That’s so good to hear. It seems like the pumps work really well for people who are active and need to make adjustments regularly depending on their activity of the moment. I think he’ll really like pumping once he gets the hang of it. It will sure beat going low (or high, depending on the activity) or having to eat when he doesn’t want to.

Thanks for sharing your thoughts!

I think that is a fine timetable. Obviously, the endo will be able to give you the best idea. As far as switching to a pump and carb counting, I use a Paradigm pump, so i can only speak to this type of pump, but once your son and his endo figure out his carb/ insulin ratios he’ll be able to put that info into the pump so that when he eats all he has to do is enter his bloodsugar and how many carbs he is eating and the pump will do the math for the correct bolus for him. If you guys are already comfortable with managing diabetes with injections, I think you’ll be amazed at how much easier it is to manage and how much more dialed in you can get with his numbers once he gets a pump. Just be patient, and come back to anybody here if you have any questions or need somebody who’s gone through this before. Good Luck and tell your son to keep kickin’ ■■■!!! And for that matter, YOU keep kicking ■■■ too!!!

My son is 13 and just started his pump on 3-21-11. As a mom, I thought summer would be best as I could be with him; however, our doctor suggested school time due to a more consistent schedule. My suggestion after starting the pump would be to wait until school. We were just at the doctor’s and they told us we are 4 weeks ahead of schedule as far as the fasting, basal testing, and ICR testing. Of course my son is a huge part of being 4 weeks ahead of schedule as he didn’t complain and worked hard to get through all the fasting and testing, but the consistant schedule was important as well. Of course the best decision is what works best for your family. Good luck with pumping. I think your son will enjoy it - Mine seems too.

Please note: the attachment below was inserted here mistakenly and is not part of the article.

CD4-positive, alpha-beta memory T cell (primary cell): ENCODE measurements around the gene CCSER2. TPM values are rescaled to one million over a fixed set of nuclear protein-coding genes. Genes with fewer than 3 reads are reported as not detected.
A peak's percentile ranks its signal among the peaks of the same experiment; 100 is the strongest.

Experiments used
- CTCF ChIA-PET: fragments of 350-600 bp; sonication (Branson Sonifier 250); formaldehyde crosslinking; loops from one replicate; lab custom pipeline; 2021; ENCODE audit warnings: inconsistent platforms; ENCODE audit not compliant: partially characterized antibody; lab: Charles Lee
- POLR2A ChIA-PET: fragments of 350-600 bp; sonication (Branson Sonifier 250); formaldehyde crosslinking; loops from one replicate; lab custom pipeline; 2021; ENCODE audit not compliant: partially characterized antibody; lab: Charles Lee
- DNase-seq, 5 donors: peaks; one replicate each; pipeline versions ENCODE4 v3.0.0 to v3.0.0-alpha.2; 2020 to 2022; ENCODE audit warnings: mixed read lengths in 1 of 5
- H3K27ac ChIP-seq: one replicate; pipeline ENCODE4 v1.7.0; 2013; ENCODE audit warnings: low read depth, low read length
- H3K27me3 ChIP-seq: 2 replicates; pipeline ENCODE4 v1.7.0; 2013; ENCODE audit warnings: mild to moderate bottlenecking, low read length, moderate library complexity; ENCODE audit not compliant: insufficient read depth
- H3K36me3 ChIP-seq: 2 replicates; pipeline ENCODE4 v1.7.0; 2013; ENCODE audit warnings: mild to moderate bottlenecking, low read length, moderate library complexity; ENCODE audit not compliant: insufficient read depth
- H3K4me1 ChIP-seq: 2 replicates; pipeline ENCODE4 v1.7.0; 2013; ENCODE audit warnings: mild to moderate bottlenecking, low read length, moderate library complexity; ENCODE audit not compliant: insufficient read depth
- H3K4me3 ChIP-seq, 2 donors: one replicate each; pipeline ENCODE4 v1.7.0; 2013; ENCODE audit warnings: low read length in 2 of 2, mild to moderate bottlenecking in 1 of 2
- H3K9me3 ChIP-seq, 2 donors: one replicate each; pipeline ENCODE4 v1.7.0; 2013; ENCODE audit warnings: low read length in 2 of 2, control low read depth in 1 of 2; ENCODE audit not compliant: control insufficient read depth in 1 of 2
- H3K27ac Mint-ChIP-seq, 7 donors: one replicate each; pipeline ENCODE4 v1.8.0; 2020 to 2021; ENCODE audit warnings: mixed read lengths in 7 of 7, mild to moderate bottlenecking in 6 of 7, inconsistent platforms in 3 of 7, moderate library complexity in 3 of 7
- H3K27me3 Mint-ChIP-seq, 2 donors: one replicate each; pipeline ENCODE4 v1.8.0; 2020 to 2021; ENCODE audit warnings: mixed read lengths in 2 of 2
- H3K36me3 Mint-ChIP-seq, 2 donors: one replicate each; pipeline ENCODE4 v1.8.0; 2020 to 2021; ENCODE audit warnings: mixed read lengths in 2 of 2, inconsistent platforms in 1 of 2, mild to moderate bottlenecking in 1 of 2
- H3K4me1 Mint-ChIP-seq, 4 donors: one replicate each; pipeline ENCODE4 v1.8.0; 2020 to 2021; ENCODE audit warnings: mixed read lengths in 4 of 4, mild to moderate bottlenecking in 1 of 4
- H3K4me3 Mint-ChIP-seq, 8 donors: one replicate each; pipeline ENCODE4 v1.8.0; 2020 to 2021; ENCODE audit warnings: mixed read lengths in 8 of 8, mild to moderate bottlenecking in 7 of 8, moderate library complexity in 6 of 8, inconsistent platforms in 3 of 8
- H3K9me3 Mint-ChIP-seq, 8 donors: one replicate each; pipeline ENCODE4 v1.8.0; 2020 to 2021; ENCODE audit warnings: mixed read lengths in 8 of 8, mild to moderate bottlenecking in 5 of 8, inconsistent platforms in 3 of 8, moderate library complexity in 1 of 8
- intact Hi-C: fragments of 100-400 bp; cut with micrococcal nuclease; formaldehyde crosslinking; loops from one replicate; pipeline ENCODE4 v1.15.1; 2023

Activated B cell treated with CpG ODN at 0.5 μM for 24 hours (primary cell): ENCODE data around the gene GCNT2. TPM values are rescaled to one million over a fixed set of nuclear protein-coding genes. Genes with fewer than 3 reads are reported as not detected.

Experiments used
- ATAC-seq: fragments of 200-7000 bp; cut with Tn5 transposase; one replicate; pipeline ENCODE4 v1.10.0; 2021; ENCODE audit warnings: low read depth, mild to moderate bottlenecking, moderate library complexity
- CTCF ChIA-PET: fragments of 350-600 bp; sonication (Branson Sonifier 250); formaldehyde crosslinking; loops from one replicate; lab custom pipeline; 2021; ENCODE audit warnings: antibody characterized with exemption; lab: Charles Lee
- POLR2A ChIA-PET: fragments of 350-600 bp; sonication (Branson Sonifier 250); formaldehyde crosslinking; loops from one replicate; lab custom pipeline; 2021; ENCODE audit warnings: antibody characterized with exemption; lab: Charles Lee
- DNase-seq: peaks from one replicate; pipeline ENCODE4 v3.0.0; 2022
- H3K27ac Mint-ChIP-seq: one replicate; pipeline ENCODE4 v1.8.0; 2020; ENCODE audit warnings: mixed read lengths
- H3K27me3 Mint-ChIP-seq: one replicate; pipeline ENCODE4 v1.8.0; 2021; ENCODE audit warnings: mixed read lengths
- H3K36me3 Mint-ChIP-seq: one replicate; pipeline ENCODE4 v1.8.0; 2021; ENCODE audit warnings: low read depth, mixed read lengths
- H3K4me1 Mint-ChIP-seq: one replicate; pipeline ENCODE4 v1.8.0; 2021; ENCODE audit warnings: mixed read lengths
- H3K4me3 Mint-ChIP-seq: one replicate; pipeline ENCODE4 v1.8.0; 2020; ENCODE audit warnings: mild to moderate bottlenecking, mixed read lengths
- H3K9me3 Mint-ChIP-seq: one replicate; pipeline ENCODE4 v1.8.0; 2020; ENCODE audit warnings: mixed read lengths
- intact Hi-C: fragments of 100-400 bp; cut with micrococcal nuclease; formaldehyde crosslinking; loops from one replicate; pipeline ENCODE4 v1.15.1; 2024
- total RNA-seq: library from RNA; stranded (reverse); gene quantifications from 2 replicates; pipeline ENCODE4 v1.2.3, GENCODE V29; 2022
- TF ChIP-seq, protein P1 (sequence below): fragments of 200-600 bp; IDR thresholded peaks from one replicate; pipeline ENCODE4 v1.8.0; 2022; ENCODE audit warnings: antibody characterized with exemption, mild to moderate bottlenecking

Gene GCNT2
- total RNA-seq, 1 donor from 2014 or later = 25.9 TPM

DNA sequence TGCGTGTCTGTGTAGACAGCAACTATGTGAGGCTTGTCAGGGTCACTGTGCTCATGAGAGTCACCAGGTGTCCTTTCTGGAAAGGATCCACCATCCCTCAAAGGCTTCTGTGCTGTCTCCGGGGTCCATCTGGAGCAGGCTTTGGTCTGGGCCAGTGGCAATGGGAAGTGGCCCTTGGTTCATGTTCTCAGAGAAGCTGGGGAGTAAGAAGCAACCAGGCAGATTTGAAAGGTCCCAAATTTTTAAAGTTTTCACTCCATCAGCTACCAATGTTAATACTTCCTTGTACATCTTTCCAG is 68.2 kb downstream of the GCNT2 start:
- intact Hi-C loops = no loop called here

Thanks Theresa. My first thought was the same as yours - it might be a lot smoother of a transition when we are on a consistent schedule. I suppose if we get started in the summer, we can make ourselves be on a more consistent schedule - that’s just not our typical summer pattern. So much to think about!

You and your son sound like us. I am fortunate to have a kick ■■■ son too. It’s like he took “D” as a bump in his life and kept right on trucking. Dx Dec09 DKA 774, his 15 1/2 now. I deal with more emotional issues about it than he does, I think! :slight_smile: Yes, because D has to deal with 24/7 it seems like we have been doing it for a very long time. We got a pump for him 8 months into it, during the summer which I was glad for so we get comfortable with all the features. Then he started High School and his blood sugars went all wacky. DP in the morning and staying high most of the day coming down only before meals and after exercise, his A1C rose to 6.4. Like you are finding out, our bodies have loads of hormones in that raise BS, but only one that lowers it. It didn’t help that our mornings are rushed (not a lot of time to pre-bolus a high down) and his two honor classes are 1st and 2nd periods. We went from 8 BS checks to around 15 to get a big picture to do some adjusting. Endo had us taking baby step but it just wasn’t enough. Took an advance pump class and bought Pumping Insulin, isnt it wonderful! Best book in my D library! Made more adjustments and have the overnight/early basal looking good we realize on the pump he didn’t need his bedtime snack unless he boluses for it. We are still working on spikes after breakfast(lowest ICR and low-carb) and lunch, hard because we can’t pre-bolus (little time before Breakfast, inconvenant and a little dangerous at Lunch). We just got him a CGM and its got its own learning curve, but i love it. Its really going to help us figure things out. We are going to test all our settings systematically, as outlined it the book, this summer because he can eat as soon as his fasting time is over. He’ll be less crabby, I’m hoping during summer about testing. :slight_smile:

We love the features the Omnipod has, for him it was the right choice. He can swim/shower with it, even body boarded in the ocean, and we weren’t worried because the pod itself is disposable and we had backup, it stayed anyway. No tubing, other teens think its a cool gadget and there is lots of options for placement. He’s never had to wear it on his abs where he never wanted his shots there either. The PDM had meter built-in so less to carry and mess with. You can get a dummy pod from Insulet to try it out. The company is waiting FDA approval to start sending out 40% smaller pods, can’t wait. Also waiting intergration with Dexcom CGM, which is what we have now. Well, best of luck, keep us posted. :slight_smile: